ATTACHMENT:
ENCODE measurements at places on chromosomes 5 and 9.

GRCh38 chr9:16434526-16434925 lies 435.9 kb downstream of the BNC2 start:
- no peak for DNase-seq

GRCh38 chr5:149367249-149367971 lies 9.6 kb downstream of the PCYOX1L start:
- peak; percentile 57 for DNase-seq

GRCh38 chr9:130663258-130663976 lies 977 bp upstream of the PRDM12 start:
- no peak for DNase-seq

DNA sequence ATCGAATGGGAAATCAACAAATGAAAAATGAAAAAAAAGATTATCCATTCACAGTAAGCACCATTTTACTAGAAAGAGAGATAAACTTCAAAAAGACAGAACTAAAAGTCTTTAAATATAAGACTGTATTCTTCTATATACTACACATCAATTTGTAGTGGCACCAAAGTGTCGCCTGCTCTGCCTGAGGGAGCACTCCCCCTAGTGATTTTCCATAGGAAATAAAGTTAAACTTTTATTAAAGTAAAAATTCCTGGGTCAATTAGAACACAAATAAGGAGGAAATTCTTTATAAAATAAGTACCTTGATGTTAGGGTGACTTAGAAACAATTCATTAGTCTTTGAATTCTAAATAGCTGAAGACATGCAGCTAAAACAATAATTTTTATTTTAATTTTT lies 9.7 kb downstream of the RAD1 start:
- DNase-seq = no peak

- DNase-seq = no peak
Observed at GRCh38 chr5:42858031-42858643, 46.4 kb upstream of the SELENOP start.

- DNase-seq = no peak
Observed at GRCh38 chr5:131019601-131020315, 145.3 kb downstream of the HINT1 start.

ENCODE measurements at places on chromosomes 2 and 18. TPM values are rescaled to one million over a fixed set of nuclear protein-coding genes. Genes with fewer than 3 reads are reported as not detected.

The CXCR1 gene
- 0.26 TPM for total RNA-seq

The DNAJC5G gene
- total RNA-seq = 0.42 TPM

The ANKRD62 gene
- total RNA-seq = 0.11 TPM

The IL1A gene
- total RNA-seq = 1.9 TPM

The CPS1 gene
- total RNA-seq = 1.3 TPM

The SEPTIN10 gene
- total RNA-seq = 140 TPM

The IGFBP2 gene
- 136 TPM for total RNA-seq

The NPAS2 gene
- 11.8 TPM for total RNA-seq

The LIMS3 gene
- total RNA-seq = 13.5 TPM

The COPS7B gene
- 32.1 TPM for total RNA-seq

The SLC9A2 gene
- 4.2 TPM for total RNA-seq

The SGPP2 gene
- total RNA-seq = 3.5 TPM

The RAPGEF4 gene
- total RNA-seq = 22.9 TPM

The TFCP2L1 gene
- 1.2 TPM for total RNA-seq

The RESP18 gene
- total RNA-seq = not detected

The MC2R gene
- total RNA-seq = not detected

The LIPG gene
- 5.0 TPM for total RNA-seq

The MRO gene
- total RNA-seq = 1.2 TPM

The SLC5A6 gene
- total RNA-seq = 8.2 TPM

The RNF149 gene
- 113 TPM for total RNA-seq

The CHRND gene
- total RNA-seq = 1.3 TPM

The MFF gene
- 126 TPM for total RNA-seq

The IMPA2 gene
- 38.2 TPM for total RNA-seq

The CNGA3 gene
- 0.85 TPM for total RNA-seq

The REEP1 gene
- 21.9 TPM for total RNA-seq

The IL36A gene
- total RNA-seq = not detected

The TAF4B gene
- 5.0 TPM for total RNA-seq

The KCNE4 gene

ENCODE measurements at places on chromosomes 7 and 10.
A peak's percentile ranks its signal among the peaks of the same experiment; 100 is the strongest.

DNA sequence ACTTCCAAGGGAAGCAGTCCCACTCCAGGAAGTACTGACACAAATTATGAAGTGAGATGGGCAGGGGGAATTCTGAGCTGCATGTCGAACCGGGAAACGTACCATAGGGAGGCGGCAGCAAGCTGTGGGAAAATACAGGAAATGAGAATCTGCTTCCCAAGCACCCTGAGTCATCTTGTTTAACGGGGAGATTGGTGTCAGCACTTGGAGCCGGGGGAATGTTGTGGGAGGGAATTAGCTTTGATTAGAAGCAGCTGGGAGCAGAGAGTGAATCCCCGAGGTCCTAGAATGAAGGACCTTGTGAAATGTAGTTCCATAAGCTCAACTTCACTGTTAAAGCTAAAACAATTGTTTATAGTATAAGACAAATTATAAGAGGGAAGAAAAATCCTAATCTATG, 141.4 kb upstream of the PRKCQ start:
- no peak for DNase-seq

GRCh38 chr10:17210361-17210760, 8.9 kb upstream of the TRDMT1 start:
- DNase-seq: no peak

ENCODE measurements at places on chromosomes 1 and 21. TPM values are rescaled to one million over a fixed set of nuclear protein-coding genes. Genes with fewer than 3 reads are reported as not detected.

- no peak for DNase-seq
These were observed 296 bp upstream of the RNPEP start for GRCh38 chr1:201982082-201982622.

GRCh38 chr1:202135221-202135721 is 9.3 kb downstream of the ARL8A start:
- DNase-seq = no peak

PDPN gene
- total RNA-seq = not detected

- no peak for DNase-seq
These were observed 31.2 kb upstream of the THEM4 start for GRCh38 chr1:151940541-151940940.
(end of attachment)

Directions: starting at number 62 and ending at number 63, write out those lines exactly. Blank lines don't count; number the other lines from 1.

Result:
- 0.85 TPM for total RNA-seq

The REEP1 gene